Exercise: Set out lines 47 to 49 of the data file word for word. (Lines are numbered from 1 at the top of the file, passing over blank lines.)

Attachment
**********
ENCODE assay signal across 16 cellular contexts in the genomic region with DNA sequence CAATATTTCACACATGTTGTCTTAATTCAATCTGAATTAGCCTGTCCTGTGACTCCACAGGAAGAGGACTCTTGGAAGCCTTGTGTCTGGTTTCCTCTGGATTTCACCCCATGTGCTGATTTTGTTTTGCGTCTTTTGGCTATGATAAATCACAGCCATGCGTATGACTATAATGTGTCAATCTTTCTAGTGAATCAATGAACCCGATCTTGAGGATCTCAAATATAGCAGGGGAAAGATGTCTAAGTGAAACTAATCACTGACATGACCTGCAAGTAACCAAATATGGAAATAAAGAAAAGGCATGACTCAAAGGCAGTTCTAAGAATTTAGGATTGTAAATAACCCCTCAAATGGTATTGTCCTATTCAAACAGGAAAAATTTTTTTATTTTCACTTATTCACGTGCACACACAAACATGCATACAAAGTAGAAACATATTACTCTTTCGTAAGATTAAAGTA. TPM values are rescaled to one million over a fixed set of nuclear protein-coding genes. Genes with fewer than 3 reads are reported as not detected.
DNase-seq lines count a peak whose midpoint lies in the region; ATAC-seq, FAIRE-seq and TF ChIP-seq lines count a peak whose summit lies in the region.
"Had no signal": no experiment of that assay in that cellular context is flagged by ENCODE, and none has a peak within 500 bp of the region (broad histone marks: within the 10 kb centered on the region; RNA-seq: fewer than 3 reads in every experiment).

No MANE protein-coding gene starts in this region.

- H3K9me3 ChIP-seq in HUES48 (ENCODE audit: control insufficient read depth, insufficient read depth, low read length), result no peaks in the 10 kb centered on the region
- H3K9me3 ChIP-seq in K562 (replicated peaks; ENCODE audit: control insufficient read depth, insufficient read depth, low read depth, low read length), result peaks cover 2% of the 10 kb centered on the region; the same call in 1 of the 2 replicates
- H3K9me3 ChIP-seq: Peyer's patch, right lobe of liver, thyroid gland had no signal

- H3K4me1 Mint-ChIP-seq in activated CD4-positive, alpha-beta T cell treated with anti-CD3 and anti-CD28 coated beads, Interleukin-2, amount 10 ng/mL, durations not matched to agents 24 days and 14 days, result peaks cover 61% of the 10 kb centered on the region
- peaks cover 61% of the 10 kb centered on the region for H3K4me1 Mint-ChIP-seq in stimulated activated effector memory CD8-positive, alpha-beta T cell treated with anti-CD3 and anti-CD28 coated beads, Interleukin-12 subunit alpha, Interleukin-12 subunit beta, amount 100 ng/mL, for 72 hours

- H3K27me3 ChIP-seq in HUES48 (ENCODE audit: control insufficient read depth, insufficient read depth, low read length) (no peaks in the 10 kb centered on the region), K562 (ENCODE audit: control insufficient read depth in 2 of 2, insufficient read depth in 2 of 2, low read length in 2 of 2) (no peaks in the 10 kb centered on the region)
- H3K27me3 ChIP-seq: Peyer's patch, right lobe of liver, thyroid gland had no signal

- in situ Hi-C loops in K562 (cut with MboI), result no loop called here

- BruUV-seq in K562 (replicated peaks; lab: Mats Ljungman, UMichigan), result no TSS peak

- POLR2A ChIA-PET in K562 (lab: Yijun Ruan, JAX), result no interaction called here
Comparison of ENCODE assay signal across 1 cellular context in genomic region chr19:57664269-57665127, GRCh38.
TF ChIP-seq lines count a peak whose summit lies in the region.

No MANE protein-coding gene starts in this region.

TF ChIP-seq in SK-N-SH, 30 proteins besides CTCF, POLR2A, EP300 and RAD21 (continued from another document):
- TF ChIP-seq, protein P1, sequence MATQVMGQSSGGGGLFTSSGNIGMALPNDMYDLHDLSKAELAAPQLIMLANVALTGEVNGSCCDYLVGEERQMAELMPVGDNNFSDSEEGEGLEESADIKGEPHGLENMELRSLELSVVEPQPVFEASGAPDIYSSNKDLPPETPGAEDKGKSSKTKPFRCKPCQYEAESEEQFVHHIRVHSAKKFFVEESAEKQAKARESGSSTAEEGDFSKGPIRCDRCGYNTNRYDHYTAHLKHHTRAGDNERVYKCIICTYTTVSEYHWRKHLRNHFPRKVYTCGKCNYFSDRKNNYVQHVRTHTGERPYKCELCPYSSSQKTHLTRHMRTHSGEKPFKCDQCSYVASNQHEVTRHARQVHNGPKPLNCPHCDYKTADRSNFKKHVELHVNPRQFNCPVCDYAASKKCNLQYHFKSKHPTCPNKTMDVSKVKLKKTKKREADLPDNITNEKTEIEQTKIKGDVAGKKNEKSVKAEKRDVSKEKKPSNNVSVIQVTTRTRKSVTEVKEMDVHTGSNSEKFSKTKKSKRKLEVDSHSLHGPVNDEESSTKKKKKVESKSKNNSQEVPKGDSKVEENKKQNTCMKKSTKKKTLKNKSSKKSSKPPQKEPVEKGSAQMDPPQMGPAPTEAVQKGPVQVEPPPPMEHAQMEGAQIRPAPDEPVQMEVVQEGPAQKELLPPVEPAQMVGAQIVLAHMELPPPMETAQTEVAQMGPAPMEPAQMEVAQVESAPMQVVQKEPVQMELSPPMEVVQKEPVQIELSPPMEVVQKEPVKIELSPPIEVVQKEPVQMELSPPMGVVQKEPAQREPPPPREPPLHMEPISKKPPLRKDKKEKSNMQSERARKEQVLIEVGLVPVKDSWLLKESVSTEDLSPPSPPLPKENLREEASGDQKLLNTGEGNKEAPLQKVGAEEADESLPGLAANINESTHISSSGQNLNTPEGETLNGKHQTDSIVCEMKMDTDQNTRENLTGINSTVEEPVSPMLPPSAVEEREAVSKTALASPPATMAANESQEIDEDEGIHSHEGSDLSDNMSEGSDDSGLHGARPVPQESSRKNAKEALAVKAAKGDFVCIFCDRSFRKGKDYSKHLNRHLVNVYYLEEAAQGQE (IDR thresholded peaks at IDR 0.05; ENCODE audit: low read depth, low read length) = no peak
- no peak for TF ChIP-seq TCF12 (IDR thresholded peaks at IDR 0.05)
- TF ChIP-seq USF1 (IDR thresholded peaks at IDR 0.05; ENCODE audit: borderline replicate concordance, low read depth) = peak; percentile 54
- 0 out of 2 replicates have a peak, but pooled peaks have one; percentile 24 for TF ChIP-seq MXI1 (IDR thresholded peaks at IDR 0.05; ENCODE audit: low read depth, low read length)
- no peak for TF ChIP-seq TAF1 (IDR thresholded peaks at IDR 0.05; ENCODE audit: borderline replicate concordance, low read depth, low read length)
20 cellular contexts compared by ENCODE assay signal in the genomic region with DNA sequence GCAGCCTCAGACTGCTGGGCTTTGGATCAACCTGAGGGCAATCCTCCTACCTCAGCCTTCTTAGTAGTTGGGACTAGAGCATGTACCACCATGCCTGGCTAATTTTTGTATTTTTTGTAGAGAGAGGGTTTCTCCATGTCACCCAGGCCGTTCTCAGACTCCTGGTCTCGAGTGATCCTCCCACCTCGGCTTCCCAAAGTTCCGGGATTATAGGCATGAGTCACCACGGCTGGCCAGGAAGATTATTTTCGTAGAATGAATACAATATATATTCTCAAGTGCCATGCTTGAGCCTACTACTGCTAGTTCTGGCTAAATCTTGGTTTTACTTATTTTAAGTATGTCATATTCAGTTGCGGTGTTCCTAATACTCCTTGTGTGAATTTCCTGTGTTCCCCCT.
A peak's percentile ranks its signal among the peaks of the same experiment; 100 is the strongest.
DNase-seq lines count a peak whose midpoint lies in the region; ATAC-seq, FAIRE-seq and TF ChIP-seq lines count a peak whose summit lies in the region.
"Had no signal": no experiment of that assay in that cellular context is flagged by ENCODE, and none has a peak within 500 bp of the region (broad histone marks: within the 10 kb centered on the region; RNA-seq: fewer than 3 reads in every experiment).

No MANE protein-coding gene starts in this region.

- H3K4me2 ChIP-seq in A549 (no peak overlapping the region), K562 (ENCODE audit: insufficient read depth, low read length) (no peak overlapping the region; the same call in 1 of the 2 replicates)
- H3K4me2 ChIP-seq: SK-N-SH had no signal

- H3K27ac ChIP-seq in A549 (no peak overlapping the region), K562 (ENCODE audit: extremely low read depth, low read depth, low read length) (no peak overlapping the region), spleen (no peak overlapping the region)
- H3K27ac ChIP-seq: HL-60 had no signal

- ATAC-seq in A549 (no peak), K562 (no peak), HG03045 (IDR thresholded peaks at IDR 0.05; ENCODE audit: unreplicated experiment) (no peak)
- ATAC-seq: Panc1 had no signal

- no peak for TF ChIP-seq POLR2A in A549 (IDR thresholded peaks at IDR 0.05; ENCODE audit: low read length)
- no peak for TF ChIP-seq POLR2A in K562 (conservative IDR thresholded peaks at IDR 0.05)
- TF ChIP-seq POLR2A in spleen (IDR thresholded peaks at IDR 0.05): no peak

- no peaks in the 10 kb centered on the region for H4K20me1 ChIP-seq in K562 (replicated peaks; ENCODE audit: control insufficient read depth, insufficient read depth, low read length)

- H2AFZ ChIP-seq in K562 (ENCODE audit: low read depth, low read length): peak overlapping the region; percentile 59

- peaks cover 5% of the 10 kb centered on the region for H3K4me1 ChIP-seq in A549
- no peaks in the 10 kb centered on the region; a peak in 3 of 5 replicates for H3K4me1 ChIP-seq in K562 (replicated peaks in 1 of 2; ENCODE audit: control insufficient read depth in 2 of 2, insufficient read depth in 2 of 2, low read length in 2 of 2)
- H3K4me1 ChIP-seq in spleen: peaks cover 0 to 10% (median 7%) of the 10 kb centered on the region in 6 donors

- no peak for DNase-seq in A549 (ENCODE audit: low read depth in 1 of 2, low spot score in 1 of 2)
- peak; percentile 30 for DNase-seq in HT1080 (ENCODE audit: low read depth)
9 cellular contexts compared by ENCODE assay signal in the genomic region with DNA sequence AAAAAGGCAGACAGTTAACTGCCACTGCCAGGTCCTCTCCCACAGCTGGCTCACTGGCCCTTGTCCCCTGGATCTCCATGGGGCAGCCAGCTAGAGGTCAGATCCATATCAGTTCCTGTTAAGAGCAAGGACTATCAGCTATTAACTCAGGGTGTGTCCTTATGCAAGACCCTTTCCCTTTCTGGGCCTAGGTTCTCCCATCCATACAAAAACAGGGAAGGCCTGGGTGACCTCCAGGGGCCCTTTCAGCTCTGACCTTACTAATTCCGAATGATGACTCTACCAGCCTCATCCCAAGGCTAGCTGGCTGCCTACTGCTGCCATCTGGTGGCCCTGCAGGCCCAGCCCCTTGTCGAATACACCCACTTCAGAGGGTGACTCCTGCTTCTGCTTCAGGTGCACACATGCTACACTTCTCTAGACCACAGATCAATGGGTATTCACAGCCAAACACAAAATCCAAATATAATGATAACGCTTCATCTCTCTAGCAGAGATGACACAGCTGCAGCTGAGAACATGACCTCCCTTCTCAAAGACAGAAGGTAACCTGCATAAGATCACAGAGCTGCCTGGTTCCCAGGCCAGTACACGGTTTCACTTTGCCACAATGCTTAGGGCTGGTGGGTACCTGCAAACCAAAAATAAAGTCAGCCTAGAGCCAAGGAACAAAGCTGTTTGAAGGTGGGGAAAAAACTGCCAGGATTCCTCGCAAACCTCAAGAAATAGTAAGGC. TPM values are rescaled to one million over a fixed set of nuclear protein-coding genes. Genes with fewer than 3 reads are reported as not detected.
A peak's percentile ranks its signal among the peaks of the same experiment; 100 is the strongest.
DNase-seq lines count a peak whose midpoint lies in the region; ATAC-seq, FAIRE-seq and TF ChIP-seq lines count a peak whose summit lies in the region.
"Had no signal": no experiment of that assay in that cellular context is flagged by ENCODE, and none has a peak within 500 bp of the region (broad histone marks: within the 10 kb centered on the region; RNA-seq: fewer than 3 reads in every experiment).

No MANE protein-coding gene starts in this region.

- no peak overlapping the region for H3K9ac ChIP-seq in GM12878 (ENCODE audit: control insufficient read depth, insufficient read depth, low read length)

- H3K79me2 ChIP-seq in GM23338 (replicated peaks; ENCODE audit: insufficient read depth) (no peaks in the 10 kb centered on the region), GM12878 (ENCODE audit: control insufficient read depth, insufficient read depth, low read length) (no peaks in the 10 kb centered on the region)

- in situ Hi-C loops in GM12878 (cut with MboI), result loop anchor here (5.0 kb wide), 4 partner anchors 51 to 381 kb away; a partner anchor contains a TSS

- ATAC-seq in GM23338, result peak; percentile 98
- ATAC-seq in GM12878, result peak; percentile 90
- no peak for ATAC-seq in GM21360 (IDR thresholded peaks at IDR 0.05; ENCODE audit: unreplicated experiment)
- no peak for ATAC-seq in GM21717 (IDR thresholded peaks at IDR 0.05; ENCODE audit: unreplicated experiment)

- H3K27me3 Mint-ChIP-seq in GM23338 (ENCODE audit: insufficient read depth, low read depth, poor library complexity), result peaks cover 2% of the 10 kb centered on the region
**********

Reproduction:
DNase-seq lines count a peak whose midpoint lies in the region; ATAC-seq, FAIRE-seq and TF ChIP-seq lines count a peak whose summit lies in the region.
"Had no signal": no experiment of that assay in that cellular context is flagged by ENCODE, and none has a peak within 500 bp of the region (broad histone marks: within the 10 kb centered on the region; RNA-seq: fewer than 3 reads in every experiment).

No MANE protein-coding gene starts in this region.